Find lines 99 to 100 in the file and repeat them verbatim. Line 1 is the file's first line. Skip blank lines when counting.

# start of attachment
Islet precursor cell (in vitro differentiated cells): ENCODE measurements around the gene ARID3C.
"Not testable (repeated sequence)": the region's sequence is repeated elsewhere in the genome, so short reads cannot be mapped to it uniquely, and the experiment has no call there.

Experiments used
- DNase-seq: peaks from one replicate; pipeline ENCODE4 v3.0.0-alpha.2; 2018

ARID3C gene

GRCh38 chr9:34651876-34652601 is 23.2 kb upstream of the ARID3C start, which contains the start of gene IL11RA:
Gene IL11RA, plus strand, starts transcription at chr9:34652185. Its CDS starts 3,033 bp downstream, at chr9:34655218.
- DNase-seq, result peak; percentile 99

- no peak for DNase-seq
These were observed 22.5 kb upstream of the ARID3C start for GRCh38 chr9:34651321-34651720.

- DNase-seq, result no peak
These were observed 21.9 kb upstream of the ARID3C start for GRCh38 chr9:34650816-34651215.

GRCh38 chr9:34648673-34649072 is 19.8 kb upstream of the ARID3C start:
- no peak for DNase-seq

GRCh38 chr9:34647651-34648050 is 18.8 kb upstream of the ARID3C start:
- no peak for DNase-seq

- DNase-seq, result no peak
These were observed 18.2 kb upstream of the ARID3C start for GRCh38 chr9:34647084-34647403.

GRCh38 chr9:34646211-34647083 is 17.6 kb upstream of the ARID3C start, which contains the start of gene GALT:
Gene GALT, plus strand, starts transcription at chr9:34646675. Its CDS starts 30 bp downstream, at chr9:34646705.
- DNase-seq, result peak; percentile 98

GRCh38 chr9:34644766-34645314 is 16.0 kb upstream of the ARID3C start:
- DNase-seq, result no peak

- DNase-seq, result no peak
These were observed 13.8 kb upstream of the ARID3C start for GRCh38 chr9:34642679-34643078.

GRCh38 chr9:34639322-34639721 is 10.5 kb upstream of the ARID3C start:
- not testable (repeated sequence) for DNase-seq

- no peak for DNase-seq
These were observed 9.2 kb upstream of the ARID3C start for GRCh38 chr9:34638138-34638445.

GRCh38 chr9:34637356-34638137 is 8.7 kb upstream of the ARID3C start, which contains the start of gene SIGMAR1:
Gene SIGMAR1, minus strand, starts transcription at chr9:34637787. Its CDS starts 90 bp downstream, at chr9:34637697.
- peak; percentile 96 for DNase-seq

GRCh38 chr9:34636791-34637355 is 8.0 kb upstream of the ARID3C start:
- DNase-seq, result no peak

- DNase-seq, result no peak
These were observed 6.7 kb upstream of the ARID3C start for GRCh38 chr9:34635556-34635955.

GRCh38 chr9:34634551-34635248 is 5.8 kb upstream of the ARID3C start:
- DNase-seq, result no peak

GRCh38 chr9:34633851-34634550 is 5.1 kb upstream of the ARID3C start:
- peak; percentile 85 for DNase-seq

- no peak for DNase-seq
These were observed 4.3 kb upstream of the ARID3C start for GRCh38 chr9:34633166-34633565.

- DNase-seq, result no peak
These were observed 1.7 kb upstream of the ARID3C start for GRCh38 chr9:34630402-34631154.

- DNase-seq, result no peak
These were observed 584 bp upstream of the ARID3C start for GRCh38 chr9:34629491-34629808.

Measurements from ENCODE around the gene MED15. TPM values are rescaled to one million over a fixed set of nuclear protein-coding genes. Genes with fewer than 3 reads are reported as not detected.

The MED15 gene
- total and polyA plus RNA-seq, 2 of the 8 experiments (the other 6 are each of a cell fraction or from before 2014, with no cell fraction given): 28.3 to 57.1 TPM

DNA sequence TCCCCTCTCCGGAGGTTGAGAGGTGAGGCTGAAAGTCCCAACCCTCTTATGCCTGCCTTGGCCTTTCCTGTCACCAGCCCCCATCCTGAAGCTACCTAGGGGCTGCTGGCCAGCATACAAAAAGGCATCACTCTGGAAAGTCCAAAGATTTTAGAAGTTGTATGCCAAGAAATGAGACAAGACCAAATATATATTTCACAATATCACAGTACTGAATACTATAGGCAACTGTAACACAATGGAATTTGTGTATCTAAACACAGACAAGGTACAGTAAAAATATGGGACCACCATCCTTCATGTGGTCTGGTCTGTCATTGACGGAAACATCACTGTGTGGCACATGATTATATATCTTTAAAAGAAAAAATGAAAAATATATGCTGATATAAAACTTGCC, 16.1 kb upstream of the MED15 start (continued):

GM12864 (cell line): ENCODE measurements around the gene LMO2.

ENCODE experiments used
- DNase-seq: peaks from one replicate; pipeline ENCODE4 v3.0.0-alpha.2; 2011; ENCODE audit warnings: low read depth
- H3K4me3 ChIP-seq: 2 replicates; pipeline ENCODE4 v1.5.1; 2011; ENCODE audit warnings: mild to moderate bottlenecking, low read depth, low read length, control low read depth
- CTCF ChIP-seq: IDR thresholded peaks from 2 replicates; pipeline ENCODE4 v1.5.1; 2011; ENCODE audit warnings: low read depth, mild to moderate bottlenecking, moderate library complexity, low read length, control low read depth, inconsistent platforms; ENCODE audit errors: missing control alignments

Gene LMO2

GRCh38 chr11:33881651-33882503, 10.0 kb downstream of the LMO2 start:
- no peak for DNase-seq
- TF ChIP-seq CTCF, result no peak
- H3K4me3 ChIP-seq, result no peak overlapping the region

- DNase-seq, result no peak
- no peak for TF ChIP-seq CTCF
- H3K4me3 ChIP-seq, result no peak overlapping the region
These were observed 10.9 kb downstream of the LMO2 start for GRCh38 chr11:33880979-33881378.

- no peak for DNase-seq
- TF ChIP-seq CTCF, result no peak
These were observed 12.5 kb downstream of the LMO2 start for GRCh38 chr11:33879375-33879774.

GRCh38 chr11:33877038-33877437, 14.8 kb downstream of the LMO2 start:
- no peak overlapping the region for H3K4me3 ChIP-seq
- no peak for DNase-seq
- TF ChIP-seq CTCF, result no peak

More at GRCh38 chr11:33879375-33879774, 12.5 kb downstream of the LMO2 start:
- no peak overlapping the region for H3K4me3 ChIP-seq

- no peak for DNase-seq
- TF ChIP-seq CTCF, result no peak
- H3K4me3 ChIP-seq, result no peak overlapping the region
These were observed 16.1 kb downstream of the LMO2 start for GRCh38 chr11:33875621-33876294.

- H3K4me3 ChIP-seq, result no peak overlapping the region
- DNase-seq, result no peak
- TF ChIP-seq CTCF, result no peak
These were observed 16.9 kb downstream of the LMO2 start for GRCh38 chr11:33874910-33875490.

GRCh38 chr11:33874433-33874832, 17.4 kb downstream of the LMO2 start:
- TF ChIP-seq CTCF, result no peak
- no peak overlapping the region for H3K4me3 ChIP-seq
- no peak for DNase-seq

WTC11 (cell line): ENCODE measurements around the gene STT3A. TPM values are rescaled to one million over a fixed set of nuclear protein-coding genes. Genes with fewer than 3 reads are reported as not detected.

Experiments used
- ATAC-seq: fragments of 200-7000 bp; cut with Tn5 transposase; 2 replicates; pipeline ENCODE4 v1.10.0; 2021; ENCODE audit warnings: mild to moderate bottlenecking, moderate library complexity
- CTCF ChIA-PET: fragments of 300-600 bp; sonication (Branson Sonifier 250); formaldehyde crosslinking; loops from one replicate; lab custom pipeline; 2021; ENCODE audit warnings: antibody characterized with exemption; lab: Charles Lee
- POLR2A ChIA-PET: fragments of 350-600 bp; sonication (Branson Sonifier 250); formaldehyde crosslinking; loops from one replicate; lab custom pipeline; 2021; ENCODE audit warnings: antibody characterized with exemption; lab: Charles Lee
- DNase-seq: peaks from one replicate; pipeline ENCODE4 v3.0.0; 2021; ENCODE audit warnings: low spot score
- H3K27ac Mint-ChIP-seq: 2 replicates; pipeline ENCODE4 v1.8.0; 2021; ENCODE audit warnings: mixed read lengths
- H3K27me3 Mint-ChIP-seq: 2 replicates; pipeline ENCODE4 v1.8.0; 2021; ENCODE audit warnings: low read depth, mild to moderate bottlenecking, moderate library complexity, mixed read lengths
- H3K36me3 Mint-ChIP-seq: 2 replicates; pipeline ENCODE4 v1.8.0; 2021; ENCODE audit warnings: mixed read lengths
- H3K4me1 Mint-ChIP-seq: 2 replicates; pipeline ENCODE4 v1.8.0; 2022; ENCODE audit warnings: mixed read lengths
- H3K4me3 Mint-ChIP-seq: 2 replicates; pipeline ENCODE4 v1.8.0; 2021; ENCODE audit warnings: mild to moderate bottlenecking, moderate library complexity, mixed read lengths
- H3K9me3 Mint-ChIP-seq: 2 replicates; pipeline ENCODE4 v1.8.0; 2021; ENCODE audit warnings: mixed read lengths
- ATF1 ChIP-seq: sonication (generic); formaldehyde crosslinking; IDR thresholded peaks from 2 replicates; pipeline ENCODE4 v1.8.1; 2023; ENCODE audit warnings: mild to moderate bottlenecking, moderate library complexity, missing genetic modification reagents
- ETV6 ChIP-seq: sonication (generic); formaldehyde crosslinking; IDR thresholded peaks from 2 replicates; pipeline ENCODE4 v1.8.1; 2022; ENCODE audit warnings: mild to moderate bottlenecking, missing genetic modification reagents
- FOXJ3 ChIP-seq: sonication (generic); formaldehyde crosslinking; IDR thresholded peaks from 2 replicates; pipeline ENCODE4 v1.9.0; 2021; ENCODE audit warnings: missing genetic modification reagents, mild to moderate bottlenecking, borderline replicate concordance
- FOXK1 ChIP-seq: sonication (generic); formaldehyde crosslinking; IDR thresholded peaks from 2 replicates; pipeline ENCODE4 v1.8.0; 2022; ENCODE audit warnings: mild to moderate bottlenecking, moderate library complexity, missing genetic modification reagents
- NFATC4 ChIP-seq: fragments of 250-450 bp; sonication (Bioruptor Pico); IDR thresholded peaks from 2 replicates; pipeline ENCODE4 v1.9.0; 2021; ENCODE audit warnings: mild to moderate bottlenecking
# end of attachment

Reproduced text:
- ETV6 ChIP-seq: sonication (generic); formaldehyde crosslinking; IDR thresholded peaks from 2 replicates; pipeline ENCODE4 v1.8.1; 2022; ENCODE audit warnings: mild to moderate bottlenecking, missing genetic modification reagents
- FOXJ3 ChIP-seq: sonication (generic); formaldehyde crosslinking; IDR thresholded peaks from 2 replicates; pipeline ENCODE4 v1.9.0; 2021; ENCODE audit warnings: missing genetic modification reagents, mild to moderate bottlenecking, borderline replicate concordance